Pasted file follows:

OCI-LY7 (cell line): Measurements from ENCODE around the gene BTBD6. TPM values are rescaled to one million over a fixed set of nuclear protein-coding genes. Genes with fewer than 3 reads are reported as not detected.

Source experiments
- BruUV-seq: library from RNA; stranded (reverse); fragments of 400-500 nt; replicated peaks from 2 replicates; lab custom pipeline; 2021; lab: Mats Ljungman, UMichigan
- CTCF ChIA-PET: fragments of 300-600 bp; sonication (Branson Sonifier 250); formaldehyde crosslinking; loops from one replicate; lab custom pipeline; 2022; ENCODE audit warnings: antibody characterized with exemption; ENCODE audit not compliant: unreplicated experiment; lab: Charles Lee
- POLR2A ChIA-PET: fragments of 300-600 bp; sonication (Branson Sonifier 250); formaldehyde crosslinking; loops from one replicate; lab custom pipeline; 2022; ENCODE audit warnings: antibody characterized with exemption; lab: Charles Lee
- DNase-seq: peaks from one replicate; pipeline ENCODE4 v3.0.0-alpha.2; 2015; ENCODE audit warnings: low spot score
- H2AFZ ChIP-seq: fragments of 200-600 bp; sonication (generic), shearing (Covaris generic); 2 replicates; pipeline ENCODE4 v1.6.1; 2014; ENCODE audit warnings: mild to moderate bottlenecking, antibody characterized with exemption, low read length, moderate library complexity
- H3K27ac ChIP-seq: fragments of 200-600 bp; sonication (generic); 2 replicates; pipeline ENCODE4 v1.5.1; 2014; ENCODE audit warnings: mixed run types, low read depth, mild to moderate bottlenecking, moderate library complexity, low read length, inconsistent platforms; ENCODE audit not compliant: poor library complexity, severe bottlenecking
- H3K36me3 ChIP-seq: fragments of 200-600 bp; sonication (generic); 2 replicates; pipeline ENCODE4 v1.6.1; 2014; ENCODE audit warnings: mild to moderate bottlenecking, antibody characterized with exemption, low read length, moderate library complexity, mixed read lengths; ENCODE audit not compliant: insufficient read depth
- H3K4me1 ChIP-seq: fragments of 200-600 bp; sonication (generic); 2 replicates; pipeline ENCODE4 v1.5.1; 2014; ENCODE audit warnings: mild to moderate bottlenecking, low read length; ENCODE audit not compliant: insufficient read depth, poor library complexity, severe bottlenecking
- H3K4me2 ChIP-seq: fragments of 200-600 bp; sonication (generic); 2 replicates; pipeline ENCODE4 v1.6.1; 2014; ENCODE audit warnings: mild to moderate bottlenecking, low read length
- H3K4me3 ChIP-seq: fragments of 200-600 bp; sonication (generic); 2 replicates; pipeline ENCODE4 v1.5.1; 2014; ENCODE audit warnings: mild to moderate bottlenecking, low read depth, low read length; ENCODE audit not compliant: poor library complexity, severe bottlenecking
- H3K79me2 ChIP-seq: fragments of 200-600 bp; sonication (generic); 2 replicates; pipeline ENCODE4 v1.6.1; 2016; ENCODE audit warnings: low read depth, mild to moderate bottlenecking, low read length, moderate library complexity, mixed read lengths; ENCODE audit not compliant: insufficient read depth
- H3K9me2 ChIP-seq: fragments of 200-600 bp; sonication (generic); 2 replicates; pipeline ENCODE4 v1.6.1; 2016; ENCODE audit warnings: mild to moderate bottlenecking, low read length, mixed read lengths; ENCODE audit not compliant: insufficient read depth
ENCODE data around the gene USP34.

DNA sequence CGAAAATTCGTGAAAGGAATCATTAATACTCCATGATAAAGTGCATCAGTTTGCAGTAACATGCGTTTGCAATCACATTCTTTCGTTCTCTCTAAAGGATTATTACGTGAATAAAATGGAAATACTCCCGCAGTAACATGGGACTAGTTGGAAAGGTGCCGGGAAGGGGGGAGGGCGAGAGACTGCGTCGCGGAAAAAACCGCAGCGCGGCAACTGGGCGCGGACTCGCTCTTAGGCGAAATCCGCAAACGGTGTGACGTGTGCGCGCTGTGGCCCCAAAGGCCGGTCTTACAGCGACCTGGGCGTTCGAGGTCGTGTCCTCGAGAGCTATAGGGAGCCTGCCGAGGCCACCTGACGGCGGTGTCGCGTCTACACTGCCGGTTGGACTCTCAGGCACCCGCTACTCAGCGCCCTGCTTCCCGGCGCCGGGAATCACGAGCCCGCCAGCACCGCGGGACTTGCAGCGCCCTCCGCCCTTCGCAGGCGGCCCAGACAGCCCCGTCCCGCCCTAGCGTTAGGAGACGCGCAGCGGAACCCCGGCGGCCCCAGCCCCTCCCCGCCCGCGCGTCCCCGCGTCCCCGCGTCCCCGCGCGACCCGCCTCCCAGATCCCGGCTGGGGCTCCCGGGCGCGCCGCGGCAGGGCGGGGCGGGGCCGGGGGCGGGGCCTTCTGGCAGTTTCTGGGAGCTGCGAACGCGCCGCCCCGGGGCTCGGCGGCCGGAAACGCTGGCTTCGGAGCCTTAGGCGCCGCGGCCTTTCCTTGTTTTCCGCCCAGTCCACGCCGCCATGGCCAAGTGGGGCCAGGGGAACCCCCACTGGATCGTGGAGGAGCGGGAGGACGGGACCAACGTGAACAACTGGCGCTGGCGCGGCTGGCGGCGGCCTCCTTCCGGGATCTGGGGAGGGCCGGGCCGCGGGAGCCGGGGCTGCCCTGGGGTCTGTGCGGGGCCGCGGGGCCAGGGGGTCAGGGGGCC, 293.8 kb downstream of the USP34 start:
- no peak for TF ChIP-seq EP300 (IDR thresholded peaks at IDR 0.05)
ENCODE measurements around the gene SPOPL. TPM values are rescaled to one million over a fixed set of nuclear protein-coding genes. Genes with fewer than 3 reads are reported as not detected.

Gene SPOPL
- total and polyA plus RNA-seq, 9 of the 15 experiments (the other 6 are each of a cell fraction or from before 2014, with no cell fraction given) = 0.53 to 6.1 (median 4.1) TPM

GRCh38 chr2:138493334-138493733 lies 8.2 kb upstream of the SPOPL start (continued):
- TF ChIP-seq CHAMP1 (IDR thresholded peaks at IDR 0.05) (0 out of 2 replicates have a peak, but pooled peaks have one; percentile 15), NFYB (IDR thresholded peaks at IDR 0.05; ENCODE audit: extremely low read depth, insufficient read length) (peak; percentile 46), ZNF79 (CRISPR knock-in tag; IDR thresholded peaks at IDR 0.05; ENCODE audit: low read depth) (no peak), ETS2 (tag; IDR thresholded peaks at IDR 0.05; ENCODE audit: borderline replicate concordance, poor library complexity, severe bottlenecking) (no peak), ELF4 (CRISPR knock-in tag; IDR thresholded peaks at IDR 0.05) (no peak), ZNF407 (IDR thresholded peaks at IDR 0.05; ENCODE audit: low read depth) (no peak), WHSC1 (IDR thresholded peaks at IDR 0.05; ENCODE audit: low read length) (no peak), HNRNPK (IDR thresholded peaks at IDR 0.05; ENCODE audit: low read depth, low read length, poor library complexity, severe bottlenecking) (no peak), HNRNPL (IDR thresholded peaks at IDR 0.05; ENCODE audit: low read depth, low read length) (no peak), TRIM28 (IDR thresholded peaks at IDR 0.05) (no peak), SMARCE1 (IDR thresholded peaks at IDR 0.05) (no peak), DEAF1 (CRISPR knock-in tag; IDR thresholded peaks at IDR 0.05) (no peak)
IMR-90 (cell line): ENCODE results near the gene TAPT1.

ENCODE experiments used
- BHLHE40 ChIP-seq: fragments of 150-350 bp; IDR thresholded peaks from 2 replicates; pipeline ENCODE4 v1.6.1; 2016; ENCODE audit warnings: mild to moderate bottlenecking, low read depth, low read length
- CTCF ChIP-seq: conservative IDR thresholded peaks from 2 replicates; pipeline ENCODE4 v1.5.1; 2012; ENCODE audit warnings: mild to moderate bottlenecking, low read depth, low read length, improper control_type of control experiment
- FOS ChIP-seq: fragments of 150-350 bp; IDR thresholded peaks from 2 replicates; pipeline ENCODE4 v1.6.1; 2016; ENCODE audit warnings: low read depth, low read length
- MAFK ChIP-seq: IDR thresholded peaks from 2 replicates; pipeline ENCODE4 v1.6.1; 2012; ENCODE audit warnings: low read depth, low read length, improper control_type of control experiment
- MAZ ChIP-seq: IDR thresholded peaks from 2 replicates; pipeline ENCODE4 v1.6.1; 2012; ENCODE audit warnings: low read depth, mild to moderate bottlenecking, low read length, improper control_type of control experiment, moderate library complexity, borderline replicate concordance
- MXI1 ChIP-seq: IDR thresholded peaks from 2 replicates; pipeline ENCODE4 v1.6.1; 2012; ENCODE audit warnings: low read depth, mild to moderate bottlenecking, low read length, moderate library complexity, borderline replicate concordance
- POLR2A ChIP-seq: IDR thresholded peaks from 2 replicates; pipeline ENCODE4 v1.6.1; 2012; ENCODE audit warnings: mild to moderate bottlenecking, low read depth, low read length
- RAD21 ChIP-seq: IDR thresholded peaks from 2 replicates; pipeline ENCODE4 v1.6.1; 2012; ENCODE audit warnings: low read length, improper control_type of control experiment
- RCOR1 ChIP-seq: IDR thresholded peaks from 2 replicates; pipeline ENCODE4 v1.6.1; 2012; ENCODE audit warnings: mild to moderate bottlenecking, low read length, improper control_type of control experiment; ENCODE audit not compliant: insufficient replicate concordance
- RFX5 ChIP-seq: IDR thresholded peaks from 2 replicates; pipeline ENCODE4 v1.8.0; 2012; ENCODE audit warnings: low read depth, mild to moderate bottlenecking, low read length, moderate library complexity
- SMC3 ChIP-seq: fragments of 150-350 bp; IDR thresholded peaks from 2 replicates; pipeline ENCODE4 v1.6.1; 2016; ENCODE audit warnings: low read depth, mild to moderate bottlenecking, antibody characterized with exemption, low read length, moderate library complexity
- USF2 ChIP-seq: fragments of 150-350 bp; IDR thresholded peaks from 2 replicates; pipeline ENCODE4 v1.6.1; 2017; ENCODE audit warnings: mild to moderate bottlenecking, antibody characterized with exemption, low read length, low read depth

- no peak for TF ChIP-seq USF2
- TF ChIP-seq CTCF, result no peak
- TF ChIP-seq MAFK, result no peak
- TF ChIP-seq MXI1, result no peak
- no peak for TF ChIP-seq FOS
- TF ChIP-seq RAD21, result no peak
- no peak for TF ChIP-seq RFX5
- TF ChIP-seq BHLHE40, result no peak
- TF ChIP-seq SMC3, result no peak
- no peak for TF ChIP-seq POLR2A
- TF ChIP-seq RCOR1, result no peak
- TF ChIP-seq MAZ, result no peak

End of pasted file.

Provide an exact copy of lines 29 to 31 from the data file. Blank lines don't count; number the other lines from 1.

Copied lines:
- MAZ ChIP-seq: IDR thresholded peaks from 2 replicates; pipeline ENCODE4 v1.6.1; 2012; ENCODE audit warnings: low read depth, mild to moderate bottlenecking, low read length, improper control_type of control experiment, moderate library complexity, borderline replicate concordance
- MXI1 ChIP-seq: IDR thresholded peaks from 2 replicates; pipeline ENCODE4 v1.6.1; 2012; ENCODE audit warnings: low read depth, mild to moderate bottlenecking, low read length, moderate library complexity, borderline replicate concordance
- POLR2A ChIP-seq: IDR thresholded peaks from 2 replicates; pipeline ENCODE4 v1.6.1; 2012; ENCODE audit warnings: mild to moderate bottlenecking, low read depth, low read length